By 1978 Four Seasons was in every Canadian city big enough to support a five-star hotel. To grow without lowering quality we had to go for broke in the big league, an American market dominated by giant chains.
We knew we had to set ourselves apart. We had already upgraded five-star standards: aesthetics, convenience, comfort — every aspect of every room, from the softest towels to the quietest plumbing.
We became the leader in innovation. Like 24-hour room service, shampoo, bathrobes, make-up mirrors, hair dryers, overnight laundry, shoe shining and many more. These were popular ideas, but quickly and widely copied.
We needed something more. So we studied, surveyed and listened to customers. Most were business executives, often pressured by time and the need to be productive. Luxury was seen then chiefly as architecture and decor. We decided to redefine luxury as service, a support system to fill in for the one left at home and the office.
That customer-service strategy made our customer-employee contact the most meaningful of all our working relationships. And that customer-service focus helped us foresee changes and trends. It kept our priorities straight, challenged employees and gave us growth in the United States.
But with growth and new employees came problems of control.
We always had an implicit operating philosophy. In 1982, as we expanded, I decided to make it explicit. Spell out our goals, beliefs and values. Tell everyone how to act. Give a reference point from which to ask: “Does this deal, this action, square with our values?”
I tried to put this into a few words and took it to our senior people. Some scoffed, called it trite and unnecessary. Some agreed, but only in principle, implying no intention of acting it out. That worried me. Unless all executives shared the same values, we’d be working at cross-purposes. Employees, even then, believed only what they saw. If we were seen showing greater concern for profit, prestige or quotas than for customers and employees there would be no belief in our values and no wholehearted commitment.
I sat down with our public relations director and detailed a formal credo based on the Golden Rule, the cornerstone of what would later be called our corporate culture. In essence, the rule was to treat others — all others: customers, employees, partners, suppliers — as we ourselves would want to be treated.
There was nothing new about this. Even back then, such credos were common, though seldom believed. What was new was that we enforced it. Senior managers who couldn’t or wouldn’t walk the talk were winnowed out within a few years.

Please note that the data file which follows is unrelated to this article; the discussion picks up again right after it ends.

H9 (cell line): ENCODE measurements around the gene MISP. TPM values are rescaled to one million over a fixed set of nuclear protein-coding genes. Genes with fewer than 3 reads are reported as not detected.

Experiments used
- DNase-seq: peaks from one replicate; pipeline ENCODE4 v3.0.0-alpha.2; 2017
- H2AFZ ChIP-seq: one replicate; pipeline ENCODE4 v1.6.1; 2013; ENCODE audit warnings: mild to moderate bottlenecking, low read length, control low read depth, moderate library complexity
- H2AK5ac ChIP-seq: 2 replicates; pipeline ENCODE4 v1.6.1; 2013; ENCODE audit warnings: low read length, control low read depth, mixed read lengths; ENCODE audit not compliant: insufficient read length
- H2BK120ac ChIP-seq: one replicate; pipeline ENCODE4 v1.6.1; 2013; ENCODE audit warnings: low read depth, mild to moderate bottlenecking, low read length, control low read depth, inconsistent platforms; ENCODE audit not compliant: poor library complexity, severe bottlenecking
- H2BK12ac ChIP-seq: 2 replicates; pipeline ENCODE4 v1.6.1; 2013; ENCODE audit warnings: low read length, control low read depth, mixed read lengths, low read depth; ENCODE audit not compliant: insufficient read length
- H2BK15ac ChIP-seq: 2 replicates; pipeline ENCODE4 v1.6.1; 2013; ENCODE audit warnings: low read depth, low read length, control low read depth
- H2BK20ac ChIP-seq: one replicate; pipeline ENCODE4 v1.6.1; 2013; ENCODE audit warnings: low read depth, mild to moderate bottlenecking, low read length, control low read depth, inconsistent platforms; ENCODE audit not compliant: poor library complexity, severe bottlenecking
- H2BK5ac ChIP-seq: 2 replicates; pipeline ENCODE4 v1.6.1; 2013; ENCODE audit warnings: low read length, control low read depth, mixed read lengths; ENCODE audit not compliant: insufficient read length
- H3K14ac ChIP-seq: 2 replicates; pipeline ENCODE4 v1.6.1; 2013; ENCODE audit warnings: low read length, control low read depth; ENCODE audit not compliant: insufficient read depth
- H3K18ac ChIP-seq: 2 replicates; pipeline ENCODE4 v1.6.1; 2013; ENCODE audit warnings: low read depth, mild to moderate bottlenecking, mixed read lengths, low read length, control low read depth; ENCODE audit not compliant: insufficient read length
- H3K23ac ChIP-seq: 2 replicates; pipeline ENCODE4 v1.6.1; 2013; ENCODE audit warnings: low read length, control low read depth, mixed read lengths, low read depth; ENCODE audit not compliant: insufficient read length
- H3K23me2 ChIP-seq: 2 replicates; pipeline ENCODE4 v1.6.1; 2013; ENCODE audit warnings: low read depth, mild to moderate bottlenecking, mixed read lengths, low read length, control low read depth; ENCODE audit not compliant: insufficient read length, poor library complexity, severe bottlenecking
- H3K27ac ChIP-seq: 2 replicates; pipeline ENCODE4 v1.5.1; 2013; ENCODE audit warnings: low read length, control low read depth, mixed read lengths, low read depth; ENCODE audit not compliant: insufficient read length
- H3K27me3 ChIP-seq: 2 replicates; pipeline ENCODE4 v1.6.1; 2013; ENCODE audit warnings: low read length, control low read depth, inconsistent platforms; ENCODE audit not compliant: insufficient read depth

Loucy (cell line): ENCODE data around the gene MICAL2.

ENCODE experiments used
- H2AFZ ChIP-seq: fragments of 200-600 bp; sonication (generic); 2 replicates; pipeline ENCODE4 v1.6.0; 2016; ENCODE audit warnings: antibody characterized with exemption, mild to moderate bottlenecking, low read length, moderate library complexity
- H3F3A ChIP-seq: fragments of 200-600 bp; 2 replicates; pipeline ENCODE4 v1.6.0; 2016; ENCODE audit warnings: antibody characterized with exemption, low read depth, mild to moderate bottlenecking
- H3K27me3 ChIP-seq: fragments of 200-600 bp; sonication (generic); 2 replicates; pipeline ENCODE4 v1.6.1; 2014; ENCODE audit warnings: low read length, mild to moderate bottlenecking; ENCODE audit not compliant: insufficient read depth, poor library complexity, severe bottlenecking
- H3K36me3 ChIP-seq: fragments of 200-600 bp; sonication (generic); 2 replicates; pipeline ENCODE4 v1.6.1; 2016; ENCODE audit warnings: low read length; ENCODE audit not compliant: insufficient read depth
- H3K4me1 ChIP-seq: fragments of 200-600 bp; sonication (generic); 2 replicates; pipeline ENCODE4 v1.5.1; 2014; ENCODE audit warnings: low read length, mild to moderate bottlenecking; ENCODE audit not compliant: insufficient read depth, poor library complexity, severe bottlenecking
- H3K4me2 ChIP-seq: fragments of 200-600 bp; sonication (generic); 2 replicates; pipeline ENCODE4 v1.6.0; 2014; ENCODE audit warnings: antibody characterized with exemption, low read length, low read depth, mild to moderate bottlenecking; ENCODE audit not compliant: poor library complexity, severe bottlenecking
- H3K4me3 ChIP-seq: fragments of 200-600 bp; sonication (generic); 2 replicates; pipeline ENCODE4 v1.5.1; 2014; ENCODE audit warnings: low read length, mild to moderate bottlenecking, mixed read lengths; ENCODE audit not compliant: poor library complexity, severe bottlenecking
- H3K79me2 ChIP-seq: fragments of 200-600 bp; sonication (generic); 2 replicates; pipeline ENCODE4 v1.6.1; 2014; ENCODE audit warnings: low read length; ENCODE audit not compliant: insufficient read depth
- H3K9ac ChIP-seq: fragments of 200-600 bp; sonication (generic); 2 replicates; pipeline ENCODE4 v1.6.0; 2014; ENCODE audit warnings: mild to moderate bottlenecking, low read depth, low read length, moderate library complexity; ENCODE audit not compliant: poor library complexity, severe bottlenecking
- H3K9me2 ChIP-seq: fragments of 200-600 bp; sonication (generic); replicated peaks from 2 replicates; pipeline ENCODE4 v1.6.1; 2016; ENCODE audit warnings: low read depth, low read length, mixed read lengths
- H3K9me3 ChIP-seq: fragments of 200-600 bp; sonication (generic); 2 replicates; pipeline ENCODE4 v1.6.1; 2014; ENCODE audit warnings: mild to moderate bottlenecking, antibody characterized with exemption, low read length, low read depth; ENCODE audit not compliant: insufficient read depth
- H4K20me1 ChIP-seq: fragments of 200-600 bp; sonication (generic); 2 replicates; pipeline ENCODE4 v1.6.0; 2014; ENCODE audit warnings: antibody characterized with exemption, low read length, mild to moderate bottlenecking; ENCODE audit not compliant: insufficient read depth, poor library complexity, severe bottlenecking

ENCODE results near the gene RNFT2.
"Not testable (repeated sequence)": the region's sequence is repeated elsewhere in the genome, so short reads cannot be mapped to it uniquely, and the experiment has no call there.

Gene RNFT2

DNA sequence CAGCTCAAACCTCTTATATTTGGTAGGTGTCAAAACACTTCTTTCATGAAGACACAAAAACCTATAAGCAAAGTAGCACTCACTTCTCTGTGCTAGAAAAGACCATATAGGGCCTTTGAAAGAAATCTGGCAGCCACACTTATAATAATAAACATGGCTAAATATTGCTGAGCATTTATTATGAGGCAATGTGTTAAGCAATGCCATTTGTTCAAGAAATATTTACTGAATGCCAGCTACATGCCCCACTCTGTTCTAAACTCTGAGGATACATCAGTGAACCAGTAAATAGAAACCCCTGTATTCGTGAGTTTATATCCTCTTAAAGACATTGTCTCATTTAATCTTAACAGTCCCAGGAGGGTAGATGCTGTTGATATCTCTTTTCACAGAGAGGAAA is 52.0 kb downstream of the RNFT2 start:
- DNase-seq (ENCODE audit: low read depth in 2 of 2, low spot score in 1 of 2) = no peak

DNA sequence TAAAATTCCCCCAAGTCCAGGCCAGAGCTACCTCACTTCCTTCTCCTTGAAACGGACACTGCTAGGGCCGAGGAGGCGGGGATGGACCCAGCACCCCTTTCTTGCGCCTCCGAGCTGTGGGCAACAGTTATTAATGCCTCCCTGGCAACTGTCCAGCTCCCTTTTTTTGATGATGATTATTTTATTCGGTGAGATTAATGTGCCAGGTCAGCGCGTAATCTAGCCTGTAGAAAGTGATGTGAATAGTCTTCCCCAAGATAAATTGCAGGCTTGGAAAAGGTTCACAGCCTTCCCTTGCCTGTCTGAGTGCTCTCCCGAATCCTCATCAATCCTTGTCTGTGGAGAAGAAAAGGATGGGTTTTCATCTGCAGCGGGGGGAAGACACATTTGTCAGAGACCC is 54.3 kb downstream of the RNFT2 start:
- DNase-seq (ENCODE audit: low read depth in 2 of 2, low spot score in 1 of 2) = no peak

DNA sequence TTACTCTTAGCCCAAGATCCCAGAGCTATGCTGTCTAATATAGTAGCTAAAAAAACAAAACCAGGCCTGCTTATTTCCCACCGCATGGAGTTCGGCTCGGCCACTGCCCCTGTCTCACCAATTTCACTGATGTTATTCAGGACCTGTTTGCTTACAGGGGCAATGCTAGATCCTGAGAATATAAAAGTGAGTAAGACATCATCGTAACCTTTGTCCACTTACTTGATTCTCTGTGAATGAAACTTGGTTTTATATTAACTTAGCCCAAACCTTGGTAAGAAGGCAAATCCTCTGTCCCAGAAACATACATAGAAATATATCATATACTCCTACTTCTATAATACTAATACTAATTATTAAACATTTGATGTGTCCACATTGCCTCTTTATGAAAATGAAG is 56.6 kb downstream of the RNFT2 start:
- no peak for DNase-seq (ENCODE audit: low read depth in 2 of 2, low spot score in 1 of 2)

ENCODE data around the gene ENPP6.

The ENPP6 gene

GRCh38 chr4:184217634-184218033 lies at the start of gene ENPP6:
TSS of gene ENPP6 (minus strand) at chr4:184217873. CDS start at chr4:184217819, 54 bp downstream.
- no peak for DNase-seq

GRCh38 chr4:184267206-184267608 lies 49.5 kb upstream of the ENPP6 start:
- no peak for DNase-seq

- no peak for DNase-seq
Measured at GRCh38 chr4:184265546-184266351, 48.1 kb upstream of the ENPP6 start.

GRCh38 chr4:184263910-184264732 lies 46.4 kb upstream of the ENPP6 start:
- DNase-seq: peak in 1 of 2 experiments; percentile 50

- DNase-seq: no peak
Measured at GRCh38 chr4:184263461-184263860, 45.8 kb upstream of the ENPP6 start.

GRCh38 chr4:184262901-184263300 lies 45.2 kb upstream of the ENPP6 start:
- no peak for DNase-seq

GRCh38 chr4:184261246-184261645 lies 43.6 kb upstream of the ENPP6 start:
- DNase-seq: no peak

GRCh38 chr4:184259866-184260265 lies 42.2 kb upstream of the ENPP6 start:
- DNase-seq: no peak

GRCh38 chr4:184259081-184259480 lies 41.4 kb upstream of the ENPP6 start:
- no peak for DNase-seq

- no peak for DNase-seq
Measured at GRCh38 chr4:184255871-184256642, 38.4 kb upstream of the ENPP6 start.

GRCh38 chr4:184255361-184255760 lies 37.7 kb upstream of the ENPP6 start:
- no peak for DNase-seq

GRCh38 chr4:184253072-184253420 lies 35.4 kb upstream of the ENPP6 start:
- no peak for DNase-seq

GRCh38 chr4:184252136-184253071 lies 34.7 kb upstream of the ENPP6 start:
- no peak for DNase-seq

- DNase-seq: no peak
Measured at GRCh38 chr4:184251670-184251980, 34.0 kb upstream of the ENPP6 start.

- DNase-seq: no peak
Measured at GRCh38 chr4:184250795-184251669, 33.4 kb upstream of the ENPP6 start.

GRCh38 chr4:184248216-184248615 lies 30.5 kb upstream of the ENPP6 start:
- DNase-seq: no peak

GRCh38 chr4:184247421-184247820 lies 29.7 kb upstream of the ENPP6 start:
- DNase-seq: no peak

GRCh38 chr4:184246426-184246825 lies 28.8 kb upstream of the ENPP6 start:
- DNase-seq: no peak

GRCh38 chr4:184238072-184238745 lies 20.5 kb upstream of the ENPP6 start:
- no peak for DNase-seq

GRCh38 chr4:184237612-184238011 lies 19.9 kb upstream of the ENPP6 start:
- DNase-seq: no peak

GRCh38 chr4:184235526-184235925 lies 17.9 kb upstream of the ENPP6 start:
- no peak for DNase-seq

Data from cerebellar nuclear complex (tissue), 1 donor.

It was a painful process, personally distressing, perhaps the hardest thing I ever did. But the fastest way for management to destroy its credibility is to say employees come first and be seen putting them last. Better not profess any values than not live up to them.
Conceiving a vision and strategy is relatively easy. The hard part was selling it: getting it across to design staff, purchasing people, engineers. Getting it down to the bottom: bellmen, waiters, chambermaids, dishwashers, the lowest paid and traditionally our least motivated people, but the ones who can make or break a five-star reputation.
I became an evangelist, preaching the gospel of service every day on every trip to every hotel. Continuously restating it. Clarifying it. Developing it. Reinforcing it by rewarding and celebrating outstanding performance. Focusing employees at every level on one priority: giving customers added-value through service.
When I was a young builder, I worked side by side with my crew, digging ditches, pouring concrete in the rain. When I had to leave they went on working as if I was there. An attitude based on mutual respect and trust.
This was the attitude I wanted to develop in Four Seasons. First, by hiring more for attitude than experience. Then by establishing career paths and promotion from within. By paying as much attention to employee complaints as to guest complaints. By upgrading employee facilities whenever we upgraded a hotel. By disallowing class distinction in cafeterias and parking lots. By pushing responsibility down and encouraging self-discipline. By setting performance standards high and holding people accountable. And most of all by unfailing adherence to the Golden Rule: generating trust.
By the end of this year, we’ll have more than 70 hotels in 30 countries. Irreplaceable buildings in irreplaceable locations.
This is not growth and success based on, as hoteliers so often said in the past, “location, location, location.” This is success due primarily to employee commitment and, fundamentally, to belief. Belief that a fully committed workforce is a company’s greatest asset.
I know this is not the prevailing view. With so many companies exporting jobs abroad and simultaneously laying off staff, a committed workforce is more often seen as an oxymoron.
But every day, in every hotel, our staff confirm our belief in their value by consistently delivering error-free service. It is this service consistency that has proven to be what every company dreams of: a sustainable competitive advantage.
Isadore Sharp, chair and CEO of Four Seasons Hotels and Resorts, spoke at the Conference Board of Canada’s Deloitte Leaders Forum in Toronto in June. For a full text of that speech — including how the organization responded to the industry’s downturn following Sept. 11 and the tragedy of the December tsunami — click on the link below.